Is Social Media to Blame for Mountaineering Mishaps?

Greg Obernesser | | BrainsBrains
social media
The scene on piste as patrol and medical workers assess a fatal accident. Photo: Daily Mail

Let’s face it, we live in a globalized world where we’re all connected through technology, but are more backcountry accidents occurring more frequently due to social media? According to the Yakima Herald, there is a strong concern in the mountaineering community that social media is generating more accidents by tempting unprepared people to venture into the backcountry.

accident, social media
Mt. Adams in the background with some backcountry skiers. Credit: Yakima Herald

While there is a lack of hard data that people are making these decisions based on social media, one thing is certain; more people are exploring the backcountry. For example, Mount Adams, WA (12,280 foot or 3,743 meters) has seen a 33 percent increase in annual visits. Justin Ewer, a wilderness manager and recreation planner with the Gifford Pinchot National Forest, WA articulated that there was an uptick in accidents on the peak. While Ewer did not have exact numbers, CragRats (volunteer search and rescue team based in Hood River, Oregon), recently reported that their efforts to save people in the backcountry have tripled in the last five years.

backcountry, social media
Sumner making a big turn in Jackson Hole backcountry. Credit: Wight Haus

But, is social media really to blame for people going into the backcountry and falling prey to being unprepared or getting hurt? Jerry Isaak, State University of New York at Plattsburg associate professor and chair of the Department of Expeditionary Studies thinks so. Isaak believes people are obtaining more and more knowledge on more remote locations through various social media platforms which is generally is kept secret or guarded by locals.

steep, social media
Getting ready to drop into a steep chute. Credit: Wight Haus

People are also obtaining knowledge online and underestimating the difficulty. Hikers, mountaineers, skiers, climbers, etc. , we all fall for this once and a while… ratings of trials are all normative, meaning they are established by the community that best reflects the amount of effort needed for the activity. However, the consensus can be misleading, especially if you are not prepared or if you do not do the activity often. Not only are the inexperienced getting caught by this heuristic trap, but also to fall victim are the experienced.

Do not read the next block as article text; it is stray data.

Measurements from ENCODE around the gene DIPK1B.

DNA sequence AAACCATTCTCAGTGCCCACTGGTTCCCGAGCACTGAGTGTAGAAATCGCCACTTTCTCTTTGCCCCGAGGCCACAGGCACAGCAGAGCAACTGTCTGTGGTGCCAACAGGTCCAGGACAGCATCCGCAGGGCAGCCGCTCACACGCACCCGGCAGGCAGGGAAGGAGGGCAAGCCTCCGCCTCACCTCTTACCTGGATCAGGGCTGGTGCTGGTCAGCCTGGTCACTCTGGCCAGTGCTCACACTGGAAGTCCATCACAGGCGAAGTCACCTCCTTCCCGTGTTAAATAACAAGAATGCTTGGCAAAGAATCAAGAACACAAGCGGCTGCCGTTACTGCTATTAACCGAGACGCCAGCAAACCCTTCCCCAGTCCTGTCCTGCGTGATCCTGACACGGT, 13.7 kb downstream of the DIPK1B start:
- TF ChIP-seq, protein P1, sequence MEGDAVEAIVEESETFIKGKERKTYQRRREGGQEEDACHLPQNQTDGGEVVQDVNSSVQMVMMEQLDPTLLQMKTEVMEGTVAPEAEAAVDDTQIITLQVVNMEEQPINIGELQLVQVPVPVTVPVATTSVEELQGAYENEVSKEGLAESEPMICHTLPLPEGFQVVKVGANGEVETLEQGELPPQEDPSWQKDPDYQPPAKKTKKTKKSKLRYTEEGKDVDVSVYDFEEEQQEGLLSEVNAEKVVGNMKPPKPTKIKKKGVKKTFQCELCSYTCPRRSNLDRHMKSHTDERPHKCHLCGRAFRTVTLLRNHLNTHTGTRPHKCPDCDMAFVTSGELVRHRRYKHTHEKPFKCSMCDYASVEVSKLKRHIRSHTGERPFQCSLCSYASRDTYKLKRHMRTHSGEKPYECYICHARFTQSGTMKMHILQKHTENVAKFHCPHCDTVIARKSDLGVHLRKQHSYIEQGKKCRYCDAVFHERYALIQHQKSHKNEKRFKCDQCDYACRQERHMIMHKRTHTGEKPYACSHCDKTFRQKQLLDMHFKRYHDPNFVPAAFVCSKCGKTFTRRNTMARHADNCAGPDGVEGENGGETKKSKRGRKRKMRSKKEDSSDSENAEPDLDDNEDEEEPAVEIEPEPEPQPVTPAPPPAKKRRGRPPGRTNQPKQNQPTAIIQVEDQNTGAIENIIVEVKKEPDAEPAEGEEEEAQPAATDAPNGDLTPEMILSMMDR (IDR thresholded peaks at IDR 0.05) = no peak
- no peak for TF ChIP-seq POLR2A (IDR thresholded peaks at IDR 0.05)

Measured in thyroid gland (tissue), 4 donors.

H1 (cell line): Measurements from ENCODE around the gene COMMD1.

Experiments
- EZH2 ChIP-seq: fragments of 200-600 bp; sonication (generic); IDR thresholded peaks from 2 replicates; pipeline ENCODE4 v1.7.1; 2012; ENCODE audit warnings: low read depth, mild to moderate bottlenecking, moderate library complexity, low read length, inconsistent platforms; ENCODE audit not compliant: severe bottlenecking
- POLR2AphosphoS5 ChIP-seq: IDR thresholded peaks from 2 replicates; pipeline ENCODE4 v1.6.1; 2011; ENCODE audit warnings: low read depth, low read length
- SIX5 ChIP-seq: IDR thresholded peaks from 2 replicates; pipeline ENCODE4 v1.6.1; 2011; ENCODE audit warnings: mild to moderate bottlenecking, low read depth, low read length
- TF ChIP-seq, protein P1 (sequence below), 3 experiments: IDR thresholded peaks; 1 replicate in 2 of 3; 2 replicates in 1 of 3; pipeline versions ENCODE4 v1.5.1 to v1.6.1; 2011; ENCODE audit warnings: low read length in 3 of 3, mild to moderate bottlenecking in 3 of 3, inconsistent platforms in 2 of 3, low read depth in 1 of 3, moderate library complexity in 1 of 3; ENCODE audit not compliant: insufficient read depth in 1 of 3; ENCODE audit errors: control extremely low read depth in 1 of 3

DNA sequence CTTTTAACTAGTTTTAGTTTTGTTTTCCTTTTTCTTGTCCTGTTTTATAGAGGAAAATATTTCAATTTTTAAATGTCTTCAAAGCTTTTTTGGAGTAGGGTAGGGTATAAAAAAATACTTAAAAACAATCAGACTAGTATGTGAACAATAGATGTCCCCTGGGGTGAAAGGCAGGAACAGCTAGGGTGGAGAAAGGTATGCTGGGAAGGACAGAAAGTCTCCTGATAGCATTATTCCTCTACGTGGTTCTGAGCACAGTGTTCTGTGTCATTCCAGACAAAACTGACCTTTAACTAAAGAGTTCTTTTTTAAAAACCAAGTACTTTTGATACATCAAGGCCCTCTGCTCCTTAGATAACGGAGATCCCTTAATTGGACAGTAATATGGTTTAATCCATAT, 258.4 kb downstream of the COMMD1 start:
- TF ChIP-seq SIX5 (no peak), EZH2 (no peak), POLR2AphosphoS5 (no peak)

Social media is here to stay. It can help connect people of liked interests and various skill levels. However, when exploring a new area, please execute caution and conduct deep due diligence. 

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One thought on “Is Social Media to Blame for Mountaineering Mishaps?

  1. It’s more about people taking responsibility , most are unprepared or lack the experience and skill .most overestimate their ability.
    When things go wrong they blame other
    People or the conditions .
    Take responsibility for your actions and don’t go when you’re unprepared or the
    Conditions are not favorable.
    Hire an expert, take a class , heed the
    Warning signs . If the backcountry gate is closed try later . Better to be alive to ski another day .

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